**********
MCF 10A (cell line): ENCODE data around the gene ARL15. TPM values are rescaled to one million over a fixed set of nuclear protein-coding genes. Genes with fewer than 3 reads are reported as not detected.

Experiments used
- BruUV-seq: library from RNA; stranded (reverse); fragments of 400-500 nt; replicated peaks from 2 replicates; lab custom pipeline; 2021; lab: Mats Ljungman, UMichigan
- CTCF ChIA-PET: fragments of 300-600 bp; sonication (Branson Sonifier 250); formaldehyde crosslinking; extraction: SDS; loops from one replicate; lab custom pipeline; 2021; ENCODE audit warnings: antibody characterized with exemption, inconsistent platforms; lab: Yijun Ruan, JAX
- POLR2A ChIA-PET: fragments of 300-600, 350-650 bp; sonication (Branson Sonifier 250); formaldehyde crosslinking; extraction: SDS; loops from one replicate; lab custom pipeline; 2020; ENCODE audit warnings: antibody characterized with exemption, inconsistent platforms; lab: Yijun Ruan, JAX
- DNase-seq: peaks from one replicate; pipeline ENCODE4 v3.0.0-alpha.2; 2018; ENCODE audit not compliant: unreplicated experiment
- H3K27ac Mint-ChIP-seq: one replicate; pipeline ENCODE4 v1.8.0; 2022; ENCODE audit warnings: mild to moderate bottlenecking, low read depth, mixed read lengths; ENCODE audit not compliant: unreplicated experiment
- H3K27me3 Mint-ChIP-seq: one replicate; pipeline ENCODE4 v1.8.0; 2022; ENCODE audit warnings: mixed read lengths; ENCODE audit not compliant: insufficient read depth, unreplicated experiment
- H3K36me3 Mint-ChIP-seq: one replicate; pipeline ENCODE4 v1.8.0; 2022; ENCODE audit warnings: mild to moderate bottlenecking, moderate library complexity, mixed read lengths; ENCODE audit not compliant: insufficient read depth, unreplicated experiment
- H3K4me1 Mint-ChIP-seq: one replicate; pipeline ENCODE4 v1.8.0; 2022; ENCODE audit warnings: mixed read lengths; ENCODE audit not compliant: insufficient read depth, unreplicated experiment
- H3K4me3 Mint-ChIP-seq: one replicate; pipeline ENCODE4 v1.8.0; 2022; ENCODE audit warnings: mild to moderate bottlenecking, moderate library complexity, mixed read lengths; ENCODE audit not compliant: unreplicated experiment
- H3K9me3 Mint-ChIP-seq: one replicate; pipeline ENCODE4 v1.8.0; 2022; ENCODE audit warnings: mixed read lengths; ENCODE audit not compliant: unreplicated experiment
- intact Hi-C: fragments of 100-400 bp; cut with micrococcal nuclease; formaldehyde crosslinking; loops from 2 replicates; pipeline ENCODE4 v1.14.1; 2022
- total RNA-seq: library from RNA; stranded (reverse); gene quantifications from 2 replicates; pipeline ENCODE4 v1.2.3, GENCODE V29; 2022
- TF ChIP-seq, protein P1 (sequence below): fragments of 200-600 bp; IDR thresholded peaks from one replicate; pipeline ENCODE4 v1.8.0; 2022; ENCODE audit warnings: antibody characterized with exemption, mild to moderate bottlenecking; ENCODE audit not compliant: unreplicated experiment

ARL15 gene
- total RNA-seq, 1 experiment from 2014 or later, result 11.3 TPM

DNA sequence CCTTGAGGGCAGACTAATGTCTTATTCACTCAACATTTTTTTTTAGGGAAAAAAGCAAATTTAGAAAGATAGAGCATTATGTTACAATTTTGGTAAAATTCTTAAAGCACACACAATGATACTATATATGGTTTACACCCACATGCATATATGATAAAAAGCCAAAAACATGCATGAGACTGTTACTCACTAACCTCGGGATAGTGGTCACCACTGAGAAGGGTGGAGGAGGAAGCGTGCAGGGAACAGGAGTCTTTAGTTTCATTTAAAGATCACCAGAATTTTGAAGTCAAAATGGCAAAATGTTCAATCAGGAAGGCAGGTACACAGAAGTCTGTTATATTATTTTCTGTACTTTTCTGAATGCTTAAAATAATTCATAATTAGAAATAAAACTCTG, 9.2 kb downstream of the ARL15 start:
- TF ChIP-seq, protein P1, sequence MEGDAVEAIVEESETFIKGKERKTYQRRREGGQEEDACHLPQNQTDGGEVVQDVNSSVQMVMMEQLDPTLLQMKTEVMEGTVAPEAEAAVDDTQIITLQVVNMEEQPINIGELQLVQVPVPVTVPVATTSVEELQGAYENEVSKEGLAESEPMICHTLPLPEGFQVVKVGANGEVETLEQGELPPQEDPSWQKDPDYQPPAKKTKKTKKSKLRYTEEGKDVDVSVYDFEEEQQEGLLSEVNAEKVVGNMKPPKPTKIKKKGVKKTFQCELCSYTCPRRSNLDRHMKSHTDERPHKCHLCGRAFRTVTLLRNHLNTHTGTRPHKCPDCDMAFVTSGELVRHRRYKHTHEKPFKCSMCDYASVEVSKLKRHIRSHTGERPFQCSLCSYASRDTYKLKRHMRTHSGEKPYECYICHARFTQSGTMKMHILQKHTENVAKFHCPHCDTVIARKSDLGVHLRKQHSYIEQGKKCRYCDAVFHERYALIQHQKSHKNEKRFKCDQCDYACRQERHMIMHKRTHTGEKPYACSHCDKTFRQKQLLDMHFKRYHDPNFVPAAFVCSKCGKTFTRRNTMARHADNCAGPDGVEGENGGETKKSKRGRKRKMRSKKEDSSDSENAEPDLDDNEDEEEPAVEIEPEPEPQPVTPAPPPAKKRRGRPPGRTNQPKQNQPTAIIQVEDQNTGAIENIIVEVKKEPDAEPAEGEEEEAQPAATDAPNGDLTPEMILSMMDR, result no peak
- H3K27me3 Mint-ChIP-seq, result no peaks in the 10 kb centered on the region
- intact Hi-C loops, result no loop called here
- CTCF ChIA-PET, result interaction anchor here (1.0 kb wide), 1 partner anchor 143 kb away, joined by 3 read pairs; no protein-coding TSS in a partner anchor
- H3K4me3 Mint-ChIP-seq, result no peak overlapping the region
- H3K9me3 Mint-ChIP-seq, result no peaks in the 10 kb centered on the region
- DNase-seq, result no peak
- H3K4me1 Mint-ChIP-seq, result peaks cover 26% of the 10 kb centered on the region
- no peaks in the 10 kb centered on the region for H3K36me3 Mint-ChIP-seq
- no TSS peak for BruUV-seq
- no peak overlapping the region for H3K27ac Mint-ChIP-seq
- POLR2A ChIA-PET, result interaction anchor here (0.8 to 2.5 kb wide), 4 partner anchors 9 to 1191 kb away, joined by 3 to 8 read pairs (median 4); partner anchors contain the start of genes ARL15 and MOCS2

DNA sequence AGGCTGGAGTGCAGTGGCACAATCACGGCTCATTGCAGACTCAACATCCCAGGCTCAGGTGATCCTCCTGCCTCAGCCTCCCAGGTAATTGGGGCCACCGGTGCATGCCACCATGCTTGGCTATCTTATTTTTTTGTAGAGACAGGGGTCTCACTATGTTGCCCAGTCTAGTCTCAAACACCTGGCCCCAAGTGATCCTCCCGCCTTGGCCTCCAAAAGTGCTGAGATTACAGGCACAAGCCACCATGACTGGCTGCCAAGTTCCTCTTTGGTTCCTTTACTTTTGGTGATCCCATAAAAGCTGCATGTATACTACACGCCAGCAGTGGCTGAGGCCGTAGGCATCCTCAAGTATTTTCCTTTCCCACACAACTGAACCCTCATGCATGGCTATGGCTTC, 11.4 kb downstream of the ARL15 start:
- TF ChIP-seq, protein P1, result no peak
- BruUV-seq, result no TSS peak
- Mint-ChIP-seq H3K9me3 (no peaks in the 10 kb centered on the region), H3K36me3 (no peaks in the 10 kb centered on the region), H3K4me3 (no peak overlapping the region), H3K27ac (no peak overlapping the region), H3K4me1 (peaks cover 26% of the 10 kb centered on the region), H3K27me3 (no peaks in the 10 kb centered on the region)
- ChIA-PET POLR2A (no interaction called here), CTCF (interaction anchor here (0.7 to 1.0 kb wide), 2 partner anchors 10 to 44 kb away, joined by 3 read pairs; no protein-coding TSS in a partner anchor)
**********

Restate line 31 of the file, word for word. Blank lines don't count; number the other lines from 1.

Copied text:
DNA sequence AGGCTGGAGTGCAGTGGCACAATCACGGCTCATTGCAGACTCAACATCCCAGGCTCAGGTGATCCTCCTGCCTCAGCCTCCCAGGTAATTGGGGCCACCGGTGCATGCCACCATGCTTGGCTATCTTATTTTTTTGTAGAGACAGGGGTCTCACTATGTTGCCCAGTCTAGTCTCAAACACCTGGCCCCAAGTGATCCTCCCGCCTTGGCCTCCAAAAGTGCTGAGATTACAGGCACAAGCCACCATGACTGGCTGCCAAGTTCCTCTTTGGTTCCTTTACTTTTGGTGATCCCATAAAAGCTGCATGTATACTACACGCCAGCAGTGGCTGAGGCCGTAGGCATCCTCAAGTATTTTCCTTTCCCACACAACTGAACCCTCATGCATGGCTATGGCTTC, 11.4 kb downstream of the ARL15 start: